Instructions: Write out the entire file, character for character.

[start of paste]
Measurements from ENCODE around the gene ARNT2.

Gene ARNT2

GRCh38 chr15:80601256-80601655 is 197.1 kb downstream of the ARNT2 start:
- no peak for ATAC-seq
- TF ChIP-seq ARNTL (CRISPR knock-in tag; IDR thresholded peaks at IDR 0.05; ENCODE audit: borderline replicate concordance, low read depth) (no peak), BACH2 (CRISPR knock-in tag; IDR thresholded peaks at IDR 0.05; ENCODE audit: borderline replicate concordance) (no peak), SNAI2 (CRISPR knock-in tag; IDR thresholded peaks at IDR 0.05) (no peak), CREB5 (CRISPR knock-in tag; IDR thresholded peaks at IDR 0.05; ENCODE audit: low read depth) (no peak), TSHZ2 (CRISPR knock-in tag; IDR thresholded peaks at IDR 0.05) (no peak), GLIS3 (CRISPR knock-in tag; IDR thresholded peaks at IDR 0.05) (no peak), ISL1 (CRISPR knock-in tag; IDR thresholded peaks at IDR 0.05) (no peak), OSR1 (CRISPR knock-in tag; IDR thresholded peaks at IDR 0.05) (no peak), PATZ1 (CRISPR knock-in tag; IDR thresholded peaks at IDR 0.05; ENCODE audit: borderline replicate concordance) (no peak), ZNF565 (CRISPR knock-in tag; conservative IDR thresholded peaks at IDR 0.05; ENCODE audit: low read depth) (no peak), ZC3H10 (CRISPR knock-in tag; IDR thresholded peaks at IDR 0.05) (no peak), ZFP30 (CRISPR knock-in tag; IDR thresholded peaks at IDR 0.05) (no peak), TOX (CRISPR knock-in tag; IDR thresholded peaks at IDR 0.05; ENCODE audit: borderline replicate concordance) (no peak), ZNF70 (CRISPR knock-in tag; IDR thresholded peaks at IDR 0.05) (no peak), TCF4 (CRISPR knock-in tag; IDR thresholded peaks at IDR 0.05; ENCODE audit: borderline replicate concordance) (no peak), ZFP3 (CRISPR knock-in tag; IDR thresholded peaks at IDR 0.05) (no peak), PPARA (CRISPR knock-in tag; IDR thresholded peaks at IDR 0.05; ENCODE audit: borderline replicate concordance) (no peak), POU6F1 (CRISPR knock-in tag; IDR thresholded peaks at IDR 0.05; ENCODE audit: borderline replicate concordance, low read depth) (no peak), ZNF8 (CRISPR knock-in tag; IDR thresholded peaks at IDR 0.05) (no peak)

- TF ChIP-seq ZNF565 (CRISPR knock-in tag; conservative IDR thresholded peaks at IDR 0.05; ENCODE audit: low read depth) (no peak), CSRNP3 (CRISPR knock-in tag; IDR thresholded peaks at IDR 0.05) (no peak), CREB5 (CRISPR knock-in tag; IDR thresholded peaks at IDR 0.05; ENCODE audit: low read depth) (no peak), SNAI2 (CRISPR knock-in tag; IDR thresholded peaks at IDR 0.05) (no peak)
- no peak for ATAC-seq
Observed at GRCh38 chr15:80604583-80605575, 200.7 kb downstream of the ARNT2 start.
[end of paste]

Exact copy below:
Measurements from ENCODE around the gene ARNT2.

Gene ARNT2

GRCh38 chr15:80601256-80601655 is 197.1 kb downstream of the ARNT2 start:
- no peak for ATAC-seq
- TF ChIP-seq ARNTL (CRISPR knock-in tag; IDR thresholded peaks at IDR 0.05; ENCODE audit: borderline replicate concordance, low read depth) (no peak), BACH2 (CRISPR knock-in tag; IDR thresholded peaks at IDR 0.05; ENCODE audit: borderline replicate concordance) (no peak), SNAI2 (CRISPR knock-in tag; IDR thresholded peaks at IDR 0.05) (no peak), CREB5 (CRISPR knock-in tag; IDR thresholded peaks at IDR 0.05; ENCODE audit: low read depth) (no peak), TSHZ2 (CRISPR knock-in tag; IDR thresholded peaks at IDR 0.05) (no peak), GLIS3 (CRISPR knock-in tag; IDR thresholded peaks at IDR 0.05) (no peak), ISL1 (CRISPR knock-in tag; IDR thresholded peaks at IDR 0.05) (no peak), OSR1 (CRISPR knock-in tag; IDR thresholded peaks at IDR 0.05) (no peak), PATZ1 (CRISPR knock-in tag; IDR thresholded peaks at IDR 0.05; ENCODE audit: borderline replicate concordance) (no peak), ZNF565 (CRISPR knock-in tag; conservative IDR thresholded peaks at IDR 0.05; ENCODE audit: low read depth) (no peak), ZC3H10 (CRISPR knock-in tag; IDR thresholded peaks at IDR 0.05) (no peak), ZFP30 (CRISPR knock-in tag; IDR thresholded peaks at IDR 0.05) (no peak), TOX (CRISPR knock-in tag; IDR thresholded peaks at IDR 0.05; ENCODE audit: borderline replicate concordance) (no peak), ZNF70 (CRISPR knock-in tag; IDR thresholded peaks at IDR 0.05) (no peak), TCF4 (CRISPR knock-in tag; IDR thresholded peaks at IDR 0.05; ENCODE audit: borderline replicate concordance) (no peak), ZFP3 (CRISPR knock-in tag; IDR thresholded peaks at IDR 0.05) (no peak), PPARA (CRISPR knock-in tag; IDR thresholded peaks at IDR 0.05; ENCODE audit: borderline replicate concordance) (no peak), POU6F1 (CRISPR knock-in tag; IDR thresholded peaks at IDR 0.05; ENCODE audit: borderline replicate concordance, low read depth) (no peak), ZNF8 (CRISPR knock-in tag; IDR thresholded peaks at IDR 0.05) (no peak)

- TF ChIP-seq ZNF565 (CRISPR knock-in tag; conservative IDR thresholded peaks at IDR 0.05; ENCODE audit: low read depth) (no peak), CSRNP3 (CRISPR knock-in tag; IDR thresholded peaks at IDR 0.05) (no peak), CREB5 (CRISPR knock-in tag; IDR thresholded peaks at IDR 0.05; ENCODE audit: low read depth) (no peak), SNAI2 (CRISPR knock-in tag; IDR thresholded peaks at IDR 0.05) (no peak)
- no peak for ATAC-seq
Observed at GRCh38 chr15:80604583-80605575, 200.7 kb downstream of the ARNT2 start.